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The Daily Wildcat

The Daily Wildcat

 

    Shafak’s acquittal a victory for

    Elif Shafak, a UA assistant professor in the Near Eastern studies department, was acquitted Thursday of charges brought against her by the government of Turkey. She had been charged with “”insulting Turkishness”” in her novel “”The Bastard of Istanbul.”” In the novel, characters reference “”Turkish butchers”” who carried out a massacre that many historians consider to be genocide against the Armenian population of the country.

    The genocide, which occurred in 1915, remains a taboo subject in a nation trying to position itself as a modern player in world politics, most notably through its efforts to join the European Union.

    The charges levied against Shafak were decried by the international community – particularly by other member states of the EU, who viewed such a policy as incompatible with the forward aims of the European community.

    She faced a jail term of up to three years if found guilty of insulting the nation through her reference to the past it would rather forget.

    However, common sense and modern thought prevailed at her trial, and the presiding judge found insufficient evidence that a crime against the state had been committed.

    Shafak’s victory represents something larger than her own freedom – the importance of which certainly cannot be understated. However, the international attention the case attracted – there were 300 riot police surrounding the court where her verdict was announced, and her charges have been in news pages around the globe – serves as an important reminder: Severe restrictions on freedom of speech are intolerable in the modern global community.

    When Shafak was found not guilty, her victory resounded with the UA community. The campus community has stood with Shafak throughout her charges, with multiple departments organizing letter-writing campaigns.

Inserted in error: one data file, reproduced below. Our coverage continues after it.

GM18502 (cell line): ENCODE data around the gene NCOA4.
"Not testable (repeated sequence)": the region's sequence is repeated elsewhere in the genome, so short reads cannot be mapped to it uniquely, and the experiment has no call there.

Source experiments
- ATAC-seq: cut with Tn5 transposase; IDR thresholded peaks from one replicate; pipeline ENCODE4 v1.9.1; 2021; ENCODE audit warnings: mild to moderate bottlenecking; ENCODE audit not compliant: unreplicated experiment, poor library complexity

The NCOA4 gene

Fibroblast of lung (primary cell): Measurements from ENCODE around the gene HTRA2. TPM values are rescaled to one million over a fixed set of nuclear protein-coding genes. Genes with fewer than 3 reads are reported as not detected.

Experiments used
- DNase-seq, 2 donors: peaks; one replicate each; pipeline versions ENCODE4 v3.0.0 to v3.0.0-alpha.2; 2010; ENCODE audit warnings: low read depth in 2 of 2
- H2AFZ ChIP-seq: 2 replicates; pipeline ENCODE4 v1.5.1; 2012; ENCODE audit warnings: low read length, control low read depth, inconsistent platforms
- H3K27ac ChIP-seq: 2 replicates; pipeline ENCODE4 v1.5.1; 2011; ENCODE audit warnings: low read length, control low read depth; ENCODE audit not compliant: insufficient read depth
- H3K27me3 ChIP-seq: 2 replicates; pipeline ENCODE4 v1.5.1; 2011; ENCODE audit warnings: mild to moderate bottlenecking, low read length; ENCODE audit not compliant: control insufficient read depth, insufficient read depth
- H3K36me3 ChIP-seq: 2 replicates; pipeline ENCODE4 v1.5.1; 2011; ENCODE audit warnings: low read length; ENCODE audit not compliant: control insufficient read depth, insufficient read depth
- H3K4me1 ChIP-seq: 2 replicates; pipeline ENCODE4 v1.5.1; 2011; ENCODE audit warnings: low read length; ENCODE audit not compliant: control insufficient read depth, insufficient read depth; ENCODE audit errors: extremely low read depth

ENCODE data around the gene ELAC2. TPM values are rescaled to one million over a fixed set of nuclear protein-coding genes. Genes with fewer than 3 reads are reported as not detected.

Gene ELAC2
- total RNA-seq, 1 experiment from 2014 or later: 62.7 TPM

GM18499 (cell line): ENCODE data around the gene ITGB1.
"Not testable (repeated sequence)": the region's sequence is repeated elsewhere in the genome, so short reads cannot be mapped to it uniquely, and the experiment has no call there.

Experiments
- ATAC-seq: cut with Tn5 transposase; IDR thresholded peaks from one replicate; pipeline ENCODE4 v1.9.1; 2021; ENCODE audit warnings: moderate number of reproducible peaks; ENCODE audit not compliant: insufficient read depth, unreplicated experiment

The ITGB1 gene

Students, professors, departments and even Provost George Davis worked together to support a UA associate. Although these endeavors were not the primary reason for her acquittal, they did help increase the international spotlight on her case. And for the cynic, the determined efforts put forth through this campaign demonstrates that our university is more than just an institution; it is a community that cares for its members. When Shafak needed our support the most, it was unquestionably available.

    In a private interview with NTV television, Shafak affirmed, “”You would counter writing with writing, not with a gun.”” Hopefully, her example of tolerance and truth-seeking will continue to resound long after this issue has fallen out of press coverage.

    Shafak’s victory is one not just for her or the UA community, but for a more tolerant Turkey in the future.

    Thank you for your courage, Elif Shafak. The UA community is grateful for your example and celebrates your freedom.

    Opinions are determined by the Wildcat opinions board and written by one of its members. They are Nina Conrad, Lori Foley, Ryan Johnson, Ari Lerner, Nicole Santa Cruz and Matt Stone.

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